price and wage stability and provide an overview of the Lucas’critique of traditional
Keynesian economic policy. Lastly, we also present some of the main ideas in the so
called New Keynesian paradigm.

11.1 Aggregate expenditure and the multiplier

The traditional Keynesian model focuses to a great extent on aggregate demand.
The typical starting point is an equation describing the user side of the economy.
Let total output be Y , then total expenditure in a closed economy-model (we assume
away exports X and imports M ) is Et = Ct +It +Gt . In equilibrium, we should have
that total total expenditure equals total output so that Et = Yt . As noted in the
consumption chapter above, the Keynesian consumption function is often described
as Ct = c0 + c1 Ytd = c0 + c1 (1 ) Yt where c0 > 0 is referred to as the autonomous
part of consumption which is independent of income, c1 2 (0; 1) is the marginal
propensity to consume (MPC), is the (percentage) income tax rate, and where Y d
is disposable income, net of taxes.
The second component on the user side, gross investment It , is given by a function
It = i0 i1 r. i0 is simply the intercept of this function when the real interest
rate r is zero. The main idea is that investment decreases with the real interest


rate.1 Government expenditure Gt is assumed to be independent of income. Taken

together, this means that we can write

Yt = Et = c0 + c1 (1 ) Yt + It + Gt

If we isolate income on the left-hand side and rearrange, we end up with

Yt = (c0 + It + Gt ) :
1 c1 (1 )

This well-known expression has two parts; autonomous spending (c0 + It + Gt )

and the multiplier 1= (1 c1 (1 )) > 1. It shows how the equilibrium level of
income (and output) will change with a change in autonomous spending. Of partic-
ular interest is for instance often the e¤ects of an increase in government spending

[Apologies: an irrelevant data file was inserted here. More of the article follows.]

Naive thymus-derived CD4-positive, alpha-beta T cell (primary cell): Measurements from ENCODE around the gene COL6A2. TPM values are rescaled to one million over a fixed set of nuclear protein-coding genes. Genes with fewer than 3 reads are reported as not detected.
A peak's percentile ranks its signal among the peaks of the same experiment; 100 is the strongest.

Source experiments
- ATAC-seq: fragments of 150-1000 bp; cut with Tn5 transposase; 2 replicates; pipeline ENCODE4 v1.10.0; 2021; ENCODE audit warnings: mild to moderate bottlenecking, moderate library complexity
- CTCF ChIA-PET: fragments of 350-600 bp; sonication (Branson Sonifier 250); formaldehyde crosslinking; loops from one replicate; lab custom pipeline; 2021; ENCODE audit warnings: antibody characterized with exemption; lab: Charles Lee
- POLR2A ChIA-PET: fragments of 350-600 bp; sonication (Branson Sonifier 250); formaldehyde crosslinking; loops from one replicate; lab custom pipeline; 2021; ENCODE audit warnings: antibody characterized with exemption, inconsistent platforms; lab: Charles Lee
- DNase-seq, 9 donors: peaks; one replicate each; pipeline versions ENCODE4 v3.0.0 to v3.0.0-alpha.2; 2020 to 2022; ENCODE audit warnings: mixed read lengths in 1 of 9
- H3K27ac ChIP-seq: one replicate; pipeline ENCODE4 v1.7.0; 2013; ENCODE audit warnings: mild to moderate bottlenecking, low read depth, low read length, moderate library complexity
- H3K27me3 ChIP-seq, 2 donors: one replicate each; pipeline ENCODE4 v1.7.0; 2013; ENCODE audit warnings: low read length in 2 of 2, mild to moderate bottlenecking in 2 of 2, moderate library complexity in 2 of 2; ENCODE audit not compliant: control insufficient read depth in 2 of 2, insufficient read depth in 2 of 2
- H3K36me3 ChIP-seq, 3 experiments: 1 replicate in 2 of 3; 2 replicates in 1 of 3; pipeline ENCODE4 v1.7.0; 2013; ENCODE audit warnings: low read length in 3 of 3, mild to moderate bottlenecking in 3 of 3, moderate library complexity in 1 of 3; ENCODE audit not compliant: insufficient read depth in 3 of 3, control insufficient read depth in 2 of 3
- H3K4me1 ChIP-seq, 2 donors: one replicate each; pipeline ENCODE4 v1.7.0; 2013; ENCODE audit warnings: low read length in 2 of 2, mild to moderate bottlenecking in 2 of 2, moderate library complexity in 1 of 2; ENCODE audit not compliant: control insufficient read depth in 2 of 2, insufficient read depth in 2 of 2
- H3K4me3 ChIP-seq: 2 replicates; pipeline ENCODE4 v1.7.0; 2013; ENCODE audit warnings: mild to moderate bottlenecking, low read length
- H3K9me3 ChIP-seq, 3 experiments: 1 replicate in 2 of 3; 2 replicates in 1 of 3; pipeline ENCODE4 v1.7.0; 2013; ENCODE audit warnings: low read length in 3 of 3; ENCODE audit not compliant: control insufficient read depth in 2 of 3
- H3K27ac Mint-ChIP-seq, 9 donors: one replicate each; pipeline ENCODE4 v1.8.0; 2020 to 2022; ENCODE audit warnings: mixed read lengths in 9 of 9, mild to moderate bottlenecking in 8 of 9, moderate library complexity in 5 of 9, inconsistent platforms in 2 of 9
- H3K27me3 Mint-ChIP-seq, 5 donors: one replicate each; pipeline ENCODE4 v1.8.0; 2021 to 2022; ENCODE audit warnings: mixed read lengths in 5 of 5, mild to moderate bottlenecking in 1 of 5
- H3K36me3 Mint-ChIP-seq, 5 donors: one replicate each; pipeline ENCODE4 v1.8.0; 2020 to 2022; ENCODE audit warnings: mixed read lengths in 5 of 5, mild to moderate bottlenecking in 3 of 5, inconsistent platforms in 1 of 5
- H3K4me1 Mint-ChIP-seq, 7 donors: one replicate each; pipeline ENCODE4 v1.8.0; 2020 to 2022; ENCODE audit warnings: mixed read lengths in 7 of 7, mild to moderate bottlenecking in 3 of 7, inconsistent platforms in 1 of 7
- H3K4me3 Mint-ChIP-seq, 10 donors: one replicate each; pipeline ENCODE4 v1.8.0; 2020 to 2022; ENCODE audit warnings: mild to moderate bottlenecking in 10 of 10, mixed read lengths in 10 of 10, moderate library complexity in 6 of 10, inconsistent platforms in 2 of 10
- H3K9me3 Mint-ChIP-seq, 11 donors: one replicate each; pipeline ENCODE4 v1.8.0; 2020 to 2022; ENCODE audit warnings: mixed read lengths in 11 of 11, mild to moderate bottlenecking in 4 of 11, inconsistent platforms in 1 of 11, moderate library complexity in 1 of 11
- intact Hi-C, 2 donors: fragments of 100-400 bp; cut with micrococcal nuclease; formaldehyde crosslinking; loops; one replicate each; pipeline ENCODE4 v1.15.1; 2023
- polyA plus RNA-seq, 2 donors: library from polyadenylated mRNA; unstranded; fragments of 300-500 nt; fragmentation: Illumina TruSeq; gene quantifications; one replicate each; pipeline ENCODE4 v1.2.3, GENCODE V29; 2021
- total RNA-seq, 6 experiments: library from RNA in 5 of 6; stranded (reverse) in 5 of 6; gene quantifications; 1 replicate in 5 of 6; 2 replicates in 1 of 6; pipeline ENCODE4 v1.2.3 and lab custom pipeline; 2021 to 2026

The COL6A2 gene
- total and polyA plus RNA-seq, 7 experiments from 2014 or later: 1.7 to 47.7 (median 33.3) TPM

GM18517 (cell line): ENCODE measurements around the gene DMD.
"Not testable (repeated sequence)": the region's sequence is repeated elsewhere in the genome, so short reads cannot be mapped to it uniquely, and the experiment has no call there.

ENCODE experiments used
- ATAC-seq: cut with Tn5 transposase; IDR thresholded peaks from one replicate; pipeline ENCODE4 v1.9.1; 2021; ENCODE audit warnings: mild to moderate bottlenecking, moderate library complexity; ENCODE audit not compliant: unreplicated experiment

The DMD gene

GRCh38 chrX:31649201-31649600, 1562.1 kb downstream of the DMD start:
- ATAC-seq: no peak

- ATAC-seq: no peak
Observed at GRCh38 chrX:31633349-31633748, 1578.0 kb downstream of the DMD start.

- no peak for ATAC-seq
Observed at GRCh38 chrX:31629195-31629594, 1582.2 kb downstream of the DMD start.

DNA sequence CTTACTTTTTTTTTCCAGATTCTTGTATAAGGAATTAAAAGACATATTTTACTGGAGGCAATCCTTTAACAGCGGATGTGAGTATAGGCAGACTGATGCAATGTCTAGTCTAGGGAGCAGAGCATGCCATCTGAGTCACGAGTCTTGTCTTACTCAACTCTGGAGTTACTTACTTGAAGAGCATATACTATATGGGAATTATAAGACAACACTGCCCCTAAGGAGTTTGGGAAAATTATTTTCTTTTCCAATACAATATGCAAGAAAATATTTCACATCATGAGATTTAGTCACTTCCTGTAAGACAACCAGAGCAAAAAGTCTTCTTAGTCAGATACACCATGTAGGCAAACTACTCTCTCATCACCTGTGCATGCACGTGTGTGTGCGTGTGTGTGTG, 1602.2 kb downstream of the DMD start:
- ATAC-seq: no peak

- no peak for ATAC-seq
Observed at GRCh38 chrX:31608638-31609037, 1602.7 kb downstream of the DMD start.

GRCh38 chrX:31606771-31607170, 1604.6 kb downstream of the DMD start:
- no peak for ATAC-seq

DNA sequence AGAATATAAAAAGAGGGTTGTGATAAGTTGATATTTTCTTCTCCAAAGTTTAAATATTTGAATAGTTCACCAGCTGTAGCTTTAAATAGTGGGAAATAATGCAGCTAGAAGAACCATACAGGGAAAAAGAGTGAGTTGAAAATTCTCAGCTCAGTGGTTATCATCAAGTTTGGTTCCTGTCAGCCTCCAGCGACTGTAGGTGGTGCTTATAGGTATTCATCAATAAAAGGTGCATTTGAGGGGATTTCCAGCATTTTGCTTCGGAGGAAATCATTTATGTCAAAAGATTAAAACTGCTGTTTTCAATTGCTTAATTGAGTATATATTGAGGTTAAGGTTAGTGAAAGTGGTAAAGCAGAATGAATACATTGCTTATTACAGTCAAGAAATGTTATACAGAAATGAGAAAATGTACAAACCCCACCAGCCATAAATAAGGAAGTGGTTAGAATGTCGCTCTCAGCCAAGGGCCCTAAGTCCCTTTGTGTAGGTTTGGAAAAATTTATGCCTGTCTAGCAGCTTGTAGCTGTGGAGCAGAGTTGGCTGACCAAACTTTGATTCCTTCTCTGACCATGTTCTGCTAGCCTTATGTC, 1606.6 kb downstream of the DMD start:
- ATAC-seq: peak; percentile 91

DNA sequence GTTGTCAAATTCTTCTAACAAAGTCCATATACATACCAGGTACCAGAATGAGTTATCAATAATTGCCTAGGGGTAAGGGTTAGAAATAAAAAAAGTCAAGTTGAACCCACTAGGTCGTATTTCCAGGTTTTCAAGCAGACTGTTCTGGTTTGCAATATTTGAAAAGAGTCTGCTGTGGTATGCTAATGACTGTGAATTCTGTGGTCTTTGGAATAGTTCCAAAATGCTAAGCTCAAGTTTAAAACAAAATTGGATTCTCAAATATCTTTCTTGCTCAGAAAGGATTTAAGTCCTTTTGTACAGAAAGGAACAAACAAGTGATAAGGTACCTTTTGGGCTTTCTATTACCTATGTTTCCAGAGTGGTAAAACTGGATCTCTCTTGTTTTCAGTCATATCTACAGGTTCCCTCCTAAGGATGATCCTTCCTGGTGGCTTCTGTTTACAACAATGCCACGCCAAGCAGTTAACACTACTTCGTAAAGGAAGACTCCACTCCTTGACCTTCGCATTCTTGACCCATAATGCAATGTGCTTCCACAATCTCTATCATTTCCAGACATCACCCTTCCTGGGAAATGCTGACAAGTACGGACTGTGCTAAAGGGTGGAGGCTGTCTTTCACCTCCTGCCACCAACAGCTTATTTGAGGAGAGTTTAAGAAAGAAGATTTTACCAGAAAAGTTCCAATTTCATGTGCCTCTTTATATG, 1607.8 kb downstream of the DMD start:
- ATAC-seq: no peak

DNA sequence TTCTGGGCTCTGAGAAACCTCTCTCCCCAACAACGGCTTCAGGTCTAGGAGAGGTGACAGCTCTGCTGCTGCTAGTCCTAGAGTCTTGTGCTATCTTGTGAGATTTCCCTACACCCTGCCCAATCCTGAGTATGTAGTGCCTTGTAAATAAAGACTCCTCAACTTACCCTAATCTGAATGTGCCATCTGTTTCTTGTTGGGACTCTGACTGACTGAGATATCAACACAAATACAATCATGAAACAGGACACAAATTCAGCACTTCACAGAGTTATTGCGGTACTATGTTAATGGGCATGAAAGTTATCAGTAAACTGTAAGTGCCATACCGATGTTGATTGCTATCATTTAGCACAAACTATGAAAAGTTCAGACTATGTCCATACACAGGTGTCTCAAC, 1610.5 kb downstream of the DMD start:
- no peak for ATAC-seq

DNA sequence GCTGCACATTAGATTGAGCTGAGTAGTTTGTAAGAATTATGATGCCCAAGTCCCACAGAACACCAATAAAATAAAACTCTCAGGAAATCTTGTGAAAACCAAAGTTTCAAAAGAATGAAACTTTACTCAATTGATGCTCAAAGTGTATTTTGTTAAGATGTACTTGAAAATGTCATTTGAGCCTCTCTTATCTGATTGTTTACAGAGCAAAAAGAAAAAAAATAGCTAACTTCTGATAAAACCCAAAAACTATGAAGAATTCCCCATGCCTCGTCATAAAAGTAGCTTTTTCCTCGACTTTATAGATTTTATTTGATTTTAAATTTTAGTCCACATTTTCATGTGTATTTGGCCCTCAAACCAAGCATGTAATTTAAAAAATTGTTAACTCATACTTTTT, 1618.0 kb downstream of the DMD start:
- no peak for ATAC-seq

Gt . A one dollar increase in Gt will according to this model increase output by
1= (1 c1 (1 )) > 1 dollars. If we assume some concrete numbers, for instance
that c1 = 0:5 and that = 0:3, then the multiplier is 1= (1 0:5 (1 0:0:3)) = 4=3,
i.e. an increase in Gt with 1000 euro would increase total output by 1333 euro.
Clearly, the higher is c1 and the lower is , the greater is the multiplier.
This multiplier e¤ect is illustrated in …gure 11.1. The …gure shows the classical
Keynesian cross where an equilibrium initially exists at Y . At this level, total
It is sometimes assumed that investment increases with income Yt but we do not employ that
assumption here.

aggregate expenditure equals total output (given by the 45-degree line). An increase
in autonomous government spending from Gt to G0t shifts the intercept and the curve
upwards, keeping the slope intact. Total expenditure increases, which implies that
total output and incomes must increase in order to restore equilibrium. When
income increases, consumption rises too via the MPC, which increases expenditure
even further. A new equilibrium is eventually found at an output level Y > Y .
Note also that the multiplier e¤ect implies that G0t Gt < Y Y , i.e. equilibrium
output will increase by a larger amount that the initial increase in Gt .

11.2 The IS-MP model

In this part, we will analyze short-run economic policy in the traditional Keynesian
manner by assuming that prices are completely …xed. Rather than showing the
more common IS-LM model, we make the modi…cation here, as in Romer (2005),
that we treat monetary policy as endogenous. Hence, "MP" replaces "LM" in the
title, although most qualitative insights remain the same as in older models.

11.2.1 The goods market

The demand for goods is described by the well-known IS-curve. It shows the combi-
nations of output and the real interest rate where total output equals total expen-
diture, as shown above:
Y = E (Y; r; G)

Y is real output whereas we now use a general expenditure function E (Y; r; G).
E increases with output Y (through the consumption function) and with real gov-
ernment purchases G and decreases with the real interest rate r (since investments
decrease with r). Should Y exceed total expenditures, actual production will be
unused and inventories will accumulate.
We describe the partial derivatives with the following notation:

@E ( ) @E ( ) @E ( )
= EY > 0; = Er < 0; = EG > 0 (11.1)
@Y @r @G

We will assume that a one dollar increase in disposable income increases planned
expenditures by less than one dollar (as with the MPC) so that EY < 1.
As was mentioned above, the IS-curve shows the combinations of Y and r where
Y = E (Y; r; G) applies. The slope of the curve can be found by di¤erentiating with

respect to r on both sides of the equality:

dY dY
= EY + Er
dr IS dr IS

which after a bit of rearranging gives us

dY Er
= :
dr IS 1 EY

Hence, the slope will be steeper the greater the sensitivities of planned expendi-
tures to the real interest rate r and to changes in incomes Y are.

11.2.2 The money market

The money market means the market for the supply and demand of what is called
"high-powered money", including currency (coins and notes) and reserves (on easily
available bank accounts). The supply side of "real balances" is simply the total